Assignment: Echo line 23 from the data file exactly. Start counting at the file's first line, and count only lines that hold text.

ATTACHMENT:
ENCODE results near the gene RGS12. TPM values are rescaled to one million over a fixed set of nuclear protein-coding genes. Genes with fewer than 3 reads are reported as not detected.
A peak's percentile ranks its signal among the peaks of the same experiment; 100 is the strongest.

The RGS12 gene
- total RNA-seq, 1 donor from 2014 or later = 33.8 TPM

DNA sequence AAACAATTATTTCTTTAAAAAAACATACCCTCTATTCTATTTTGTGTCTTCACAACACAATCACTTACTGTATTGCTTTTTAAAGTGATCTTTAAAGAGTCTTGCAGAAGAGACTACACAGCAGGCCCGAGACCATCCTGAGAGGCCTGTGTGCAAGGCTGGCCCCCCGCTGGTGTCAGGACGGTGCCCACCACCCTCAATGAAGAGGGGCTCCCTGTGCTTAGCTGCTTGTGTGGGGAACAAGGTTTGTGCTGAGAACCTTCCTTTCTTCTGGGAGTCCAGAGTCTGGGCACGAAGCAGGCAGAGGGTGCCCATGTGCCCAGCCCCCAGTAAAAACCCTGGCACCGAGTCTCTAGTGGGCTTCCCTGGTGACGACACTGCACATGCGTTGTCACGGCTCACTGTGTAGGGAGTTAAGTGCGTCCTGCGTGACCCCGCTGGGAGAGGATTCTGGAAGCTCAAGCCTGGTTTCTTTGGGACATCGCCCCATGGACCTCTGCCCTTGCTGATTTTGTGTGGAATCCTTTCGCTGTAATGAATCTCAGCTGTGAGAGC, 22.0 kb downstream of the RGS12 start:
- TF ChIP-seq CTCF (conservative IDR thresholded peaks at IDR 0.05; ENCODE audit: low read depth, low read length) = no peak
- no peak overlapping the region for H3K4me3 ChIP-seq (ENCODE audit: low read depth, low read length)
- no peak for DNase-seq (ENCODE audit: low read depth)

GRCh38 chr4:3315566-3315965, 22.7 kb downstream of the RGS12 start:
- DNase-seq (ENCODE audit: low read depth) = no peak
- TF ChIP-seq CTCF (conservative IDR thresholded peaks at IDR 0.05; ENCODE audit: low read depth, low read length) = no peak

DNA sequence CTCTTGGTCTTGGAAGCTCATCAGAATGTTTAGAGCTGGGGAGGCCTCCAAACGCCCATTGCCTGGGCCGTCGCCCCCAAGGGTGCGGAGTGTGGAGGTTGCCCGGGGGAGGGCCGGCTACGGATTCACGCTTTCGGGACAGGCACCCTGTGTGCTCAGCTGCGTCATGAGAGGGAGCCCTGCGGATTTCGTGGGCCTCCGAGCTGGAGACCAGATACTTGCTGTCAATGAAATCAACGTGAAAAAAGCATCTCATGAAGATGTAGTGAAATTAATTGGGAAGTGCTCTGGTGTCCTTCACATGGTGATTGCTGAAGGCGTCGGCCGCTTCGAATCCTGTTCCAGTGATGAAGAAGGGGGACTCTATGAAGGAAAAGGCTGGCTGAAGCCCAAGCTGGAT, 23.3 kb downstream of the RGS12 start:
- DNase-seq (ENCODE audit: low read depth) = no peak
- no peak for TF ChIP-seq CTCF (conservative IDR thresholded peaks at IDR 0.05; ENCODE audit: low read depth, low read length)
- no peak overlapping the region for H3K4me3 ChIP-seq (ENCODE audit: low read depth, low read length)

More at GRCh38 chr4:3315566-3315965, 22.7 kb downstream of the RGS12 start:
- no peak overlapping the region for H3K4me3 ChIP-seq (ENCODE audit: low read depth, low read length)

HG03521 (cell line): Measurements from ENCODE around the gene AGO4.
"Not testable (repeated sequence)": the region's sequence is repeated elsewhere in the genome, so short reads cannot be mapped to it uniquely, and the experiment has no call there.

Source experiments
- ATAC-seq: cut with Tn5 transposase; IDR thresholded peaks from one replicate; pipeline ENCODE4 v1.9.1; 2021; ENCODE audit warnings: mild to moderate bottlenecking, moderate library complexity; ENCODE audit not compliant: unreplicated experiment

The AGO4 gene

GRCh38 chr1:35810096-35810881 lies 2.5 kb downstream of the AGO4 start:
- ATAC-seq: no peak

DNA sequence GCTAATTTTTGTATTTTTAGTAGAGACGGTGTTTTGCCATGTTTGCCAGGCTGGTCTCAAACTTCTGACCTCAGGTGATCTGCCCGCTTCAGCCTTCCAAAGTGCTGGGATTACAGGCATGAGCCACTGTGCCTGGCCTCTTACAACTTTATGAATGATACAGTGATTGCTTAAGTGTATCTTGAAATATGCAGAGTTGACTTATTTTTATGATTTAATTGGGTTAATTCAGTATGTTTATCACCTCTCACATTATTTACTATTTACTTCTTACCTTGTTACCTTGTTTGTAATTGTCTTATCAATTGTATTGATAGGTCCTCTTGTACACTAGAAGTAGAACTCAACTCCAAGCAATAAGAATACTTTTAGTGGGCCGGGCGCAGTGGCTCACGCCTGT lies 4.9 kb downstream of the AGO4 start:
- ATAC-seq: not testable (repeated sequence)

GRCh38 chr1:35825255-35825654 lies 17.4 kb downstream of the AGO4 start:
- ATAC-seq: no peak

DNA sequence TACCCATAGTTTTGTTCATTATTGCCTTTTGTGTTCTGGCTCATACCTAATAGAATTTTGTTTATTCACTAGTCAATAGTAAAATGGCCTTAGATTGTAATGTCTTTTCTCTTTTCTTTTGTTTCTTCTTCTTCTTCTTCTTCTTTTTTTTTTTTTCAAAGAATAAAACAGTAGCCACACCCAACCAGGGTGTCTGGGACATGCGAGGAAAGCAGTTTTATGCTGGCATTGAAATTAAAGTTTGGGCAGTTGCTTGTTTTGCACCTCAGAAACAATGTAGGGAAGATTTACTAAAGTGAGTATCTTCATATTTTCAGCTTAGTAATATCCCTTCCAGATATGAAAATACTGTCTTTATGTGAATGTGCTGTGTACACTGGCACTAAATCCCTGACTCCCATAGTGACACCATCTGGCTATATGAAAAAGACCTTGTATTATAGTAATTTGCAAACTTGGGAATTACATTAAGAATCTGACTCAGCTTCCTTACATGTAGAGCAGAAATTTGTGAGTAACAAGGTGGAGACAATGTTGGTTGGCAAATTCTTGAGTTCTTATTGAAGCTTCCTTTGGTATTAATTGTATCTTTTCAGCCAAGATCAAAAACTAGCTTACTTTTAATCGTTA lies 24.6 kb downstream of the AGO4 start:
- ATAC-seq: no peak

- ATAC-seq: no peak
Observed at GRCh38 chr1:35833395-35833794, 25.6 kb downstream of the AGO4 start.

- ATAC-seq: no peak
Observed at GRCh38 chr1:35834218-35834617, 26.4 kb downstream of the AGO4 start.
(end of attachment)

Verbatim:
GRCh38 chr1:35810096-35810881 lies 2.5 kb downstream of the AGO4 start: